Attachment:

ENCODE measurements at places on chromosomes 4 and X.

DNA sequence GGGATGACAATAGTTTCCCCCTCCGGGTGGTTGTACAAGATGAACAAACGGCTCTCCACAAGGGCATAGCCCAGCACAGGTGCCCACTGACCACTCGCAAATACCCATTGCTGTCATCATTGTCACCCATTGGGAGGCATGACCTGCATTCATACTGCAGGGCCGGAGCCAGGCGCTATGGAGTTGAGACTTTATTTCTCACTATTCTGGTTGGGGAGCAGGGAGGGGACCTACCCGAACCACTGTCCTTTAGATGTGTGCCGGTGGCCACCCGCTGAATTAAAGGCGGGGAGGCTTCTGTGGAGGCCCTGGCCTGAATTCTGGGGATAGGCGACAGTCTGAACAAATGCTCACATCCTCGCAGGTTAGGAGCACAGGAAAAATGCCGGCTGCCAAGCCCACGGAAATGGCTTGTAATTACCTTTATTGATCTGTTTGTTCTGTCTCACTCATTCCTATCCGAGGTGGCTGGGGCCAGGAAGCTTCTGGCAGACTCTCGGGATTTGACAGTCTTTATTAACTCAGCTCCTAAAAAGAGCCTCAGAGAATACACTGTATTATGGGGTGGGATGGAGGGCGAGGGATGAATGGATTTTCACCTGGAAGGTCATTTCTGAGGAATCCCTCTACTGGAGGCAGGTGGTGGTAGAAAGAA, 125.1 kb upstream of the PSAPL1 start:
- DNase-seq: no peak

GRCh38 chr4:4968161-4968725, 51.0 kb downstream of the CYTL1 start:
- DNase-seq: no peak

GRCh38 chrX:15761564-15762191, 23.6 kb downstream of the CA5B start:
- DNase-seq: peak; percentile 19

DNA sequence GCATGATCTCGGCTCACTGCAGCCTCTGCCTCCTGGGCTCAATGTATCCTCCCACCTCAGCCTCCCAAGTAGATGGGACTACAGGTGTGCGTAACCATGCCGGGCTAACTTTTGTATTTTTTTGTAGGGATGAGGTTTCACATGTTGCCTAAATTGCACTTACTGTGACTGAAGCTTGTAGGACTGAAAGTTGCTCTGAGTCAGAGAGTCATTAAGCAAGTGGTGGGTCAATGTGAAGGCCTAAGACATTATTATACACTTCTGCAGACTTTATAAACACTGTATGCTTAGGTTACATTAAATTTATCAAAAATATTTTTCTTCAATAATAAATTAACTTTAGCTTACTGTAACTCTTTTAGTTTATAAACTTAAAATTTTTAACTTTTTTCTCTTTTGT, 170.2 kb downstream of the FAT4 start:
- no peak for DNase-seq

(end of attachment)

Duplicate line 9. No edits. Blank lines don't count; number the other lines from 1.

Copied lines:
- no peak for DNase-seq